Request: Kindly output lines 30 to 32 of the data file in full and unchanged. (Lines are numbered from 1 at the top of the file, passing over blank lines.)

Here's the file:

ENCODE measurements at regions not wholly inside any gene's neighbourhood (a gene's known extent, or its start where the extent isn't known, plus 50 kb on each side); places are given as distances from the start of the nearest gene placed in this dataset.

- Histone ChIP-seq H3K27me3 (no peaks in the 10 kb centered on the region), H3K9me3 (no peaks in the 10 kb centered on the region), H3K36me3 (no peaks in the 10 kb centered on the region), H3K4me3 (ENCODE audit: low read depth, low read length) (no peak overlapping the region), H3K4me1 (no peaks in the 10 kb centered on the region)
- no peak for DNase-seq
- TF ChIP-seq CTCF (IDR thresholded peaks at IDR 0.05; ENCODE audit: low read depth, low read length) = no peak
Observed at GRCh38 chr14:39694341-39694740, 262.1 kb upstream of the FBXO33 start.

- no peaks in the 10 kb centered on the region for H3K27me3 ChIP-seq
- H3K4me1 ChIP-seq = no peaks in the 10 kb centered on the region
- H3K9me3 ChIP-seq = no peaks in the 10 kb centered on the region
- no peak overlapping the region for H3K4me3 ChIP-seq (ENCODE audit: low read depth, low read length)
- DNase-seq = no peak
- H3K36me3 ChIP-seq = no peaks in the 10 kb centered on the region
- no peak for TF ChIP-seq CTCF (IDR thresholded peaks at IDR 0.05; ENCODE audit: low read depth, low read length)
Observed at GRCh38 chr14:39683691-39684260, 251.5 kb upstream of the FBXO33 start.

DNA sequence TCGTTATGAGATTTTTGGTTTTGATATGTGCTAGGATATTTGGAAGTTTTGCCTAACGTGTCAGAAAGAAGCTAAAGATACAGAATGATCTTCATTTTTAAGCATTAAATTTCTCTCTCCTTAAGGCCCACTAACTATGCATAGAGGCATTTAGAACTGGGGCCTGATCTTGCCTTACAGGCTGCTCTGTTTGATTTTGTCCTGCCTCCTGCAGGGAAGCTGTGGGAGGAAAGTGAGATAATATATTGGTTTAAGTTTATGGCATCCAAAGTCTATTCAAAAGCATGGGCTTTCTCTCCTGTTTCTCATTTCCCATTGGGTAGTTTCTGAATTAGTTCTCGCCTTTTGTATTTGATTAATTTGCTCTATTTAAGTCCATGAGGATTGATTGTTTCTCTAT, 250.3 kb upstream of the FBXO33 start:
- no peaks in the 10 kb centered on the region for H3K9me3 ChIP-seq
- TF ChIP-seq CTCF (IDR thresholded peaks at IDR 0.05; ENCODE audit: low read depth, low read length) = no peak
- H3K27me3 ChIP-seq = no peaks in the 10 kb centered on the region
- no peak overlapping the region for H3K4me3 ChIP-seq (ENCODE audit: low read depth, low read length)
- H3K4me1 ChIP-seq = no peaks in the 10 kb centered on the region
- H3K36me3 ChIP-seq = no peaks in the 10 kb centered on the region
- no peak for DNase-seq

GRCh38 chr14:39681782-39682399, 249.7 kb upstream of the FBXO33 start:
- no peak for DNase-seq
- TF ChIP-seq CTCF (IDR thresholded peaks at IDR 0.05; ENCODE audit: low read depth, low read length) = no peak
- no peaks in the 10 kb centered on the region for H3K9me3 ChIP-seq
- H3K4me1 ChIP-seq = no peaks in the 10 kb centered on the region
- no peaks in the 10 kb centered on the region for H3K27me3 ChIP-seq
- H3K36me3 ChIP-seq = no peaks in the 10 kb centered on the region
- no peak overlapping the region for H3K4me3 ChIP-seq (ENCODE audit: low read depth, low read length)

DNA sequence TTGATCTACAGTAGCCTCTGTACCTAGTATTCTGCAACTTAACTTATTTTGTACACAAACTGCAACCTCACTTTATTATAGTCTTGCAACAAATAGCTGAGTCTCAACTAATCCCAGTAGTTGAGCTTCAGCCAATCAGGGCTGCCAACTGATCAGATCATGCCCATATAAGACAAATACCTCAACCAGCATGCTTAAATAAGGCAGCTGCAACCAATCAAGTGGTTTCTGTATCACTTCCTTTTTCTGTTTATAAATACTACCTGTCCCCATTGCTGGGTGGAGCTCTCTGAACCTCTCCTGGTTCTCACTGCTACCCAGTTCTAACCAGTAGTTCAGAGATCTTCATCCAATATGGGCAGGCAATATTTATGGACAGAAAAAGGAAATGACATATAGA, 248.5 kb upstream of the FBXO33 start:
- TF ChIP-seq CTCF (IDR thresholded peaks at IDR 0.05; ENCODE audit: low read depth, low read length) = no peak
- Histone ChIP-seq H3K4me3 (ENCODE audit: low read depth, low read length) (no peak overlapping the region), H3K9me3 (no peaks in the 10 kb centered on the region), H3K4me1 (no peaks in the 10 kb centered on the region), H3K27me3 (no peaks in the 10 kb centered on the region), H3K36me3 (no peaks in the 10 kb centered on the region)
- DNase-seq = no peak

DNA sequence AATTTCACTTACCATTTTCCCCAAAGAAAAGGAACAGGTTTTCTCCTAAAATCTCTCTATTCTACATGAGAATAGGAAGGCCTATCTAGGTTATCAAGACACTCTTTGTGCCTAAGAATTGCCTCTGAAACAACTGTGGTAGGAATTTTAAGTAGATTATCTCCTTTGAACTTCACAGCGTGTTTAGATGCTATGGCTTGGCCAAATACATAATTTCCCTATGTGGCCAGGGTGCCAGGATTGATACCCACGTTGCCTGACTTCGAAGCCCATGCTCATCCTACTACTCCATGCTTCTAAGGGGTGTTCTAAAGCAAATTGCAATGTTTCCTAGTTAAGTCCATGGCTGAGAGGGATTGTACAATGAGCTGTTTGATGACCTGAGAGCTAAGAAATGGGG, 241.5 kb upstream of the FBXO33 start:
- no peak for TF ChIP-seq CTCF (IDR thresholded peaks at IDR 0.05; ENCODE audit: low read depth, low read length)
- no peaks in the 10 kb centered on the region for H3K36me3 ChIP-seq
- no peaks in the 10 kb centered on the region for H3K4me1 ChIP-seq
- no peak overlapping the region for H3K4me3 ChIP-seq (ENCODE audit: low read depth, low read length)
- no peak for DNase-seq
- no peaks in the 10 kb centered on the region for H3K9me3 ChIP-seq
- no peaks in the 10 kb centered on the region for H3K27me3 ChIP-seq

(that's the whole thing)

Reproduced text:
DNA sequence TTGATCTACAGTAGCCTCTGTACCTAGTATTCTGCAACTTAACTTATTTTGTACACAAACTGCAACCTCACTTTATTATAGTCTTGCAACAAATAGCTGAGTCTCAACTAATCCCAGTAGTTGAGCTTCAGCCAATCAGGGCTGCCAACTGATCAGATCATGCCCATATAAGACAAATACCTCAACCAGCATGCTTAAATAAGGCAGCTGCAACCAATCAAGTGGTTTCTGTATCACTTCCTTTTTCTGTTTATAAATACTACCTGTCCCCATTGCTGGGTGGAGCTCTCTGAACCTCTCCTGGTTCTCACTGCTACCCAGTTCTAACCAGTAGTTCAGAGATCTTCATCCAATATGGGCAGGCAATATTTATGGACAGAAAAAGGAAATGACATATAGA, 248.5 kb upstream of the FBXO33 start:
- TF ChIP-seq CTCF (IDR thresholded peaks at IDR 0.05; ENCODE audit: low read depth, low read length) = no peak
- Histone ChIP-seq H3K4me3 (ENCODE audit: low read depth, low read length) (no peak overlapping the region), H3K9me3 (no peaks in the 10 kb centered on the region), H3K4me1 (no peaks in the 10 kb centered on the region), H3K27me3 (no peaks in the 10 kb centered on the region), H3K36me3 (no peaks in the 10 kb centered on the region)